CAMBRIDGE — The future location of one of Dorchester County’s paid ambulance units is uncertain after a legal issue relating to the controversial recent move was resolved on Tuesday, June 1.
Dorchester’s Paramedic 200 ambulance stationed in Eldorado was transferred to the county’s animal control building in Vienna on Thursday morning, May 27, due to a personnel issue involving a Department of Emergency Services employee.
The employee had filed for a peace order against the woman who took a photo of her outside of the station while on duty.
Eldorado-Brookview Volunteer Fire Company President Bob Murphy said the issue began when his wife, Rose, took the picture of a paid paramedic on duty, but out of uniform and walking in Eldorado. Murphy said the picture was sent to Dorchester’s Department of Emergency Services Director Dozia Rahilly.
After an initial temporary peace order was put in place on May 24 and served on May 26, the request for a permanent peace order against Rose Murphy was denied in Dorchester County District Court on Tuesday morning, June 1, because, “there is no statuatory (sic) basis for relief.”
When the initial move took place, Council President Jay Newcomb said staff emailed him to notify that the transfer of the Paramedic 200 unit was taking place based on legal recommendations they received from the county’s attorney and the county’s state’s attorney, as well as the county’s insurance provider in reference to a personnel issue.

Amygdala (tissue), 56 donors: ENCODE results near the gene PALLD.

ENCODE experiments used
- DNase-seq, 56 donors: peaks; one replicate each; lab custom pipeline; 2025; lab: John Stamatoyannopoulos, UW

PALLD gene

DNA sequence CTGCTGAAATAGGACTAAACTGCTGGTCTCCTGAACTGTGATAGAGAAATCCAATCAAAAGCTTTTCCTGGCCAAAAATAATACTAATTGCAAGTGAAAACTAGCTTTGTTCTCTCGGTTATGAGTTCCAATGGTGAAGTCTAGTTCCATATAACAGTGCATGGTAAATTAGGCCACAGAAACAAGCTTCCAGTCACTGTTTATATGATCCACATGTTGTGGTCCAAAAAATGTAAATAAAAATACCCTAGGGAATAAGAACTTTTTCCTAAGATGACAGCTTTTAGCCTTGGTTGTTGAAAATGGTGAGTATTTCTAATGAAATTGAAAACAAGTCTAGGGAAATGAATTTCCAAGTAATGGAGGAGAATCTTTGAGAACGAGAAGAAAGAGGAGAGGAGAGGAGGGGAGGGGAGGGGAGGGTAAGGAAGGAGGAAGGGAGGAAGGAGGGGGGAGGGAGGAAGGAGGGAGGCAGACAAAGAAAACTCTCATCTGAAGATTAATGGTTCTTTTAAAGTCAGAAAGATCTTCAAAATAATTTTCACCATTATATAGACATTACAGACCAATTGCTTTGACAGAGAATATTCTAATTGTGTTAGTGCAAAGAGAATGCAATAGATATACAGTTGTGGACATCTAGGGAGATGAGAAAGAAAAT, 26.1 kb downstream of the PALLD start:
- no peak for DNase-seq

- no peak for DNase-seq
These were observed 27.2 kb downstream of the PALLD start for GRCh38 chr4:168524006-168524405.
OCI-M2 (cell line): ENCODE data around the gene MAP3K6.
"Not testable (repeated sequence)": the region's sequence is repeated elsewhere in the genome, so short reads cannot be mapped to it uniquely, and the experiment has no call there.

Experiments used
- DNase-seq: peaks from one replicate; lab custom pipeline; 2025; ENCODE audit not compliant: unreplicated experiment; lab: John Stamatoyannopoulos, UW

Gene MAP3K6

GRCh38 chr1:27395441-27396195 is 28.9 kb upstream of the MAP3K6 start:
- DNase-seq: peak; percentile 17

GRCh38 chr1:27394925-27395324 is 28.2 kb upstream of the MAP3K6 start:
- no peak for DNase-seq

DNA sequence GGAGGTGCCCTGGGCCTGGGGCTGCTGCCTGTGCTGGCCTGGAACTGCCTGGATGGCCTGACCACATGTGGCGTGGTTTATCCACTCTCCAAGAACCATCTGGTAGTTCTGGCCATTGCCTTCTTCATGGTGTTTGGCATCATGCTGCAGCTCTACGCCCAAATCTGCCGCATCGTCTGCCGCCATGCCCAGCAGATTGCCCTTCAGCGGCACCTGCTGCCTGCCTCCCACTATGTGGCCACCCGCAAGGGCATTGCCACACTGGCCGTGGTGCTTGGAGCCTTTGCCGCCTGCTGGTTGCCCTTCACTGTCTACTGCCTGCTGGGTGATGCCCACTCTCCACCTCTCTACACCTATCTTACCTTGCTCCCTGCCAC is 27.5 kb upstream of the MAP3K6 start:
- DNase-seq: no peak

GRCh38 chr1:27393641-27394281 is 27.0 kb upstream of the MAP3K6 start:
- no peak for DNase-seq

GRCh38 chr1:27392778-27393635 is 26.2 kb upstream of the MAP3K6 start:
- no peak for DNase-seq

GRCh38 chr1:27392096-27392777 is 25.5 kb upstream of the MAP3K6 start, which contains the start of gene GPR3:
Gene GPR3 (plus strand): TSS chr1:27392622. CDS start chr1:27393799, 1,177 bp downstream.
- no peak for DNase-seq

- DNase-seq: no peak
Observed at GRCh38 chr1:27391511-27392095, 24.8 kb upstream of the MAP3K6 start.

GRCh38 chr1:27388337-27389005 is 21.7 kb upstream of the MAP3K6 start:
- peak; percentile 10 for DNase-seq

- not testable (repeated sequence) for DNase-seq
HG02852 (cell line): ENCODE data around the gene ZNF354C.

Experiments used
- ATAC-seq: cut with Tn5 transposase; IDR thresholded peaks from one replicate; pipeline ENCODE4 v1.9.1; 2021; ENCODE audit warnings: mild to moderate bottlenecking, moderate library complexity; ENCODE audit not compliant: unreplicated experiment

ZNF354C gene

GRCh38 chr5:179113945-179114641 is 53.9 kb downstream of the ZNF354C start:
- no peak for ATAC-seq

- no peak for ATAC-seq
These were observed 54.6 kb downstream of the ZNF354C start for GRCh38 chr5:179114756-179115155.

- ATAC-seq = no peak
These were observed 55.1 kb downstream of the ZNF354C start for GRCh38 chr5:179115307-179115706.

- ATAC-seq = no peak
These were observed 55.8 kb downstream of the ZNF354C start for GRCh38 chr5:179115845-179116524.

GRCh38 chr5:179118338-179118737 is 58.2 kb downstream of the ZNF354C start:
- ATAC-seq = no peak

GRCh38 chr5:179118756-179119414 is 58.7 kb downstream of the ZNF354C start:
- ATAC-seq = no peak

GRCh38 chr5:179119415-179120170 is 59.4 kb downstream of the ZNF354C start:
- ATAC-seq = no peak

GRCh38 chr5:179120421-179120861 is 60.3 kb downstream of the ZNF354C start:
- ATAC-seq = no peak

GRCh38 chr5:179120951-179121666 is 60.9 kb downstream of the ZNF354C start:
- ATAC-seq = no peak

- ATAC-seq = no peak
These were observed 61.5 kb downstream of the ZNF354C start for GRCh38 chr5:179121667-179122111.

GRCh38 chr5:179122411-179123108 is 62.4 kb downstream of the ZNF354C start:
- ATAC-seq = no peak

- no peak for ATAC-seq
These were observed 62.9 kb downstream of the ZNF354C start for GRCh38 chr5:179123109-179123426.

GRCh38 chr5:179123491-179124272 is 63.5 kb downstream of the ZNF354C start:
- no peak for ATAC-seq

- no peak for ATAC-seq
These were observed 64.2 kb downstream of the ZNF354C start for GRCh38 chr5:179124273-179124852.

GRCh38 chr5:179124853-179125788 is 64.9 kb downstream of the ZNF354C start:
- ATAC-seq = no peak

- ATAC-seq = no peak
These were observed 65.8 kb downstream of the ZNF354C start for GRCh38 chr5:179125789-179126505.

In an interview after the Tuesday, June 1, county council meeting, Newcomb said the unit’s future placement was unclear. Newcomb said the issue was not on the meeting agenda due to the recency of the dismissal of the request for a peace order, and there is a need to “let the dust settle.”
Murphy said a move away from the Eldorado station would negatively affect ambulance response times and hurt residents in the surrounding portion of the county.
“The people of Galestown and Reliance are going to suffer,” Murphy said.
Murphy also said the agreement between EBVFC and the county’s emergency services required a 30-day notice prior to termination.
The issue comes amid other controversy about the county’s ambulance service, with DES telling the county council at the March 16 meeting that staffing shortages and equipment problems were preventing a third ambulance from being put into service on weekdays in Cambridge.
The county currently has five active paid paramedic units in service, with two in Cambridge, one in Hurlock and one in Madison, in addition to the unit just transferred to Vienna, as well as six volunteer units.
Mike Detmer is a staff writer for the Dorchester Star and Star Democrat based in Maryland. You can reach him at email@example.com.